Background: Laparoscopic resection is the ideal treatment of colon cancer. The aim of the study was to analyze the predictive factors for postoperative complications and their impact on oncologic outcomes in laparoscopic resections in colon cancer.
Materials and Methods: In all patients undergoing elective laparoscopic surgery the number and degree of severity of postoperative complications were recorded and classified according to Clavien-Dindo. A univariate analysis was made of the demographic, surgical, and oncologic variables of patients with and without complications. The statistically significant variables were then entered into a multivariate model. In both groups overall and disease-free survival were analyzed using Kaplan-Meier estimates.
Results: Of 524 patients, 138 (26.3%) experienced some type of complication, 110 less severe (79.7%) and 28 (20.4%) severe. Twenty-nine conversions to open surgery occurred (5.5%) and hospital mortality was 0.2%. In the multivariate analysis, use of corticosteroids [odds ratio (OR): 3.619], oral anticoagulants (OR: 3.49), blood transfusions (OR: 4.30), and conversion to open surgery (OR: 3.93) were significantly associated with the development of complications. However, sigmoid resections were associated with fewer complications (OR: 0.45). Overall 5-year and 10-year survival in both groups, was 83.3%, 74.1%, 76.0%, and 67.1%, respectively (P = 0.18). Disease-free survival at 5 and 10 years, excluding stage IV tumors, was 88.6% and 90.4%, respectively (P = 0.881).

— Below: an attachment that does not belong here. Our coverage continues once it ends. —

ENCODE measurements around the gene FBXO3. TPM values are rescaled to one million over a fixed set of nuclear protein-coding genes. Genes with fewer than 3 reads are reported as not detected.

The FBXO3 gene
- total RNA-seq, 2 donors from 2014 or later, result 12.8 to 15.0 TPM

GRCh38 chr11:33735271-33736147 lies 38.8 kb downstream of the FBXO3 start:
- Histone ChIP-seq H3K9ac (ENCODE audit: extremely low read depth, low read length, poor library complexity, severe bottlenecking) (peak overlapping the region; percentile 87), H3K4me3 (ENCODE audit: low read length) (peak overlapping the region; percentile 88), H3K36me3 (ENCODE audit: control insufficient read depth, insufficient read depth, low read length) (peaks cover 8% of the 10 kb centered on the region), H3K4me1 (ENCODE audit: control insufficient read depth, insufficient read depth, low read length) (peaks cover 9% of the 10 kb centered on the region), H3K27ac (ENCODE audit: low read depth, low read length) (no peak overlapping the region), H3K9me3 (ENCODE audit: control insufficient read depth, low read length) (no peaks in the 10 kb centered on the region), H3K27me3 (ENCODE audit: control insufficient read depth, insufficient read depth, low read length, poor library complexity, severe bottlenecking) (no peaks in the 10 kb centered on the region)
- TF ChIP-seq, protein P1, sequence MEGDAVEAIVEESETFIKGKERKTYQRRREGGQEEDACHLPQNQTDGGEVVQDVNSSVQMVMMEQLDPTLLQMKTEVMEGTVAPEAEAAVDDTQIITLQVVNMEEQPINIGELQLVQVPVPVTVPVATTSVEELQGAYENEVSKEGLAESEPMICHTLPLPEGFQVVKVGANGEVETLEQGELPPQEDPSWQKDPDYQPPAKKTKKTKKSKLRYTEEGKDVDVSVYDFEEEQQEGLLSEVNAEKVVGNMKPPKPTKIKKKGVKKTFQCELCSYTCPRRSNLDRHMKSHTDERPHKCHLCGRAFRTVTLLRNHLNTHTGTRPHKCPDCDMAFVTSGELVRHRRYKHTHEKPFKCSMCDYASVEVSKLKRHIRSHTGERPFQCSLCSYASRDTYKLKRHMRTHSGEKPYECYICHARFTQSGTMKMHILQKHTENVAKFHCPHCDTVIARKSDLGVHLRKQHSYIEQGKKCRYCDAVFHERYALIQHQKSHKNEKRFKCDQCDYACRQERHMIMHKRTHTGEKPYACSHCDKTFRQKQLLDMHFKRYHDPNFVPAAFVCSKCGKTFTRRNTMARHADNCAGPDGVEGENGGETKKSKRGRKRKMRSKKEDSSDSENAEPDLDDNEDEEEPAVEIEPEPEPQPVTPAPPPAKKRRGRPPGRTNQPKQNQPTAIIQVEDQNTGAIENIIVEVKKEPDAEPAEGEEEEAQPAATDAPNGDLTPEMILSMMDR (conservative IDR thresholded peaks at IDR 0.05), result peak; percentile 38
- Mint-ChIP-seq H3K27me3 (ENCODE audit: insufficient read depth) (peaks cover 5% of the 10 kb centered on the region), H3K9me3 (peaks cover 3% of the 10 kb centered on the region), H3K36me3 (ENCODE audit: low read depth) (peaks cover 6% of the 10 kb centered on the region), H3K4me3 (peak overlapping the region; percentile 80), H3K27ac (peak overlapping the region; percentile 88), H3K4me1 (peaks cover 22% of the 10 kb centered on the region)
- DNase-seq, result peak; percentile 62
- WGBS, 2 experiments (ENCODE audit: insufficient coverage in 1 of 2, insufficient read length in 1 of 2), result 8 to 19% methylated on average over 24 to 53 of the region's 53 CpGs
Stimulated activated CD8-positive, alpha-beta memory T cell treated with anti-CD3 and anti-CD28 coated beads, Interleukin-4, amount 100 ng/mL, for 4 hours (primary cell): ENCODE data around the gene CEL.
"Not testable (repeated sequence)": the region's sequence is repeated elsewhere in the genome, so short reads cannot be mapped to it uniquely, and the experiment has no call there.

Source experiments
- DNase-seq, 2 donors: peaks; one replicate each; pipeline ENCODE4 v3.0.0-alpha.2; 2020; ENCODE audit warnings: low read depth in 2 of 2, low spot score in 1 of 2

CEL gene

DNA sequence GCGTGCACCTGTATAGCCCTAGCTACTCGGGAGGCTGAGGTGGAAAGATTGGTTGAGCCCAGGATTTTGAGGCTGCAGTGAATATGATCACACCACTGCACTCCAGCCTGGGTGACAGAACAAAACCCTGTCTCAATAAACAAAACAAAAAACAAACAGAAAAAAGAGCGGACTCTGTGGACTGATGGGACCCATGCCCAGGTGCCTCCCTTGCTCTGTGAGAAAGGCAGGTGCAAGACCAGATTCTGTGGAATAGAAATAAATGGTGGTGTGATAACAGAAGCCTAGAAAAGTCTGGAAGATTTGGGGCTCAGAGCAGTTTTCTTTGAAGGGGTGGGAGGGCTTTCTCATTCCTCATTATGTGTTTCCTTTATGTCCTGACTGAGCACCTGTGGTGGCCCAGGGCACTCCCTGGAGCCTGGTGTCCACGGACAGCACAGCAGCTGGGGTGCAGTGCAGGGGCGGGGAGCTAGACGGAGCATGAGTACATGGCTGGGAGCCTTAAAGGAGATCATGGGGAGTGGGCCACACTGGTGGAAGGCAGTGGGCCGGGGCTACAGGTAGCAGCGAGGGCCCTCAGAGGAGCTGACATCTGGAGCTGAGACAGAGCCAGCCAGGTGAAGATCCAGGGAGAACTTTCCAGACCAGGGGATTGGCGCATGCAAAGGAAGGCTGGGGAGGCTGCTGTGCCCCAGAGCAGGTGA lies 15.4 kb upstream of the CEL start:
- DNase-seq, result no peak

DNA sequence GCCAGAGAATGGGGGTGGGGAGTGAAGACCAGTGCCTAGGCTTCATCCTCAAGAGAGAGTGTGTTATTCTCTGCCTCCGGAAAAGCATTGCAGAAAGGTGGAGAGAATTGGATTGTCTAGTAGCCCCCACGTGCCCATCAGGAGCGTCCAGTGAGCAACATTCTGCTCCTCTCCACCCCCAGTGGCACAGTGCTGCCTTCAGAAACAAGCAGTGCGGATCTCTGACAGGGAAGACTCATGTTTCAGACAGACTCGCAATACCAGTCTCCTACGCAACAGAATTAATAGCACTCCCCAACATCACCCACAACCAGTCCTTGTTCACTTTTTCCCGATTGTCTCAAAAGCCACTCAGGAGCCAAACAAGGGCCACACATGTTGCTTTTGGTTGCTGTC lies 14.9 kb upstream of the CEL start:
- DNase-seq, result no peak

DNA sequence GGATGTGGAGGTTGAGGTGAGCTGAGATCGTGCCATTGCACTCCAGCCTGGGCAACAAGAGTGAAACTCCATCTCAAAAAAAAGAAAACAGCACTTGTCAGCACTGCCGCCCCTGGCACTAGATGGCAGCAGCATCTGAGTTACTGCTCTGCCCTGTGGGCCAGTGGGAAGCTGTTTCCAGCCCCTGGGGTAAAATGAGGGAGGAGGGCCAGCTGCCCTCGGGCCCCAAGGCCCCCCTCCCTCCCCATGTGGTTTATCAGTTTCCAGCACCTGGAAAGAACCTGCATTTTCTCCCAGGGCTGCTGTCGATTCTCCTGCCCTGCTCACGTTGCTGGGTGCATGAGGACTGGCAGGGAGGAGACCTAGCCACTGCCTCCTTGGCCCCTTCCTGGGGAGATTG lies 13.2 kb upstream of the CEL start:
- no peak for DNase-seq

Conclusions: The use of corticosteroids, oral anticoagulants, blood transfusions, and conversion to open surgery are all independent predictive factors of postoperative complications. Sigmoid resections are associated with fewer complications. In laparoscopic resections of the colon, complications do not negatively affect long-term oncologic outcomes.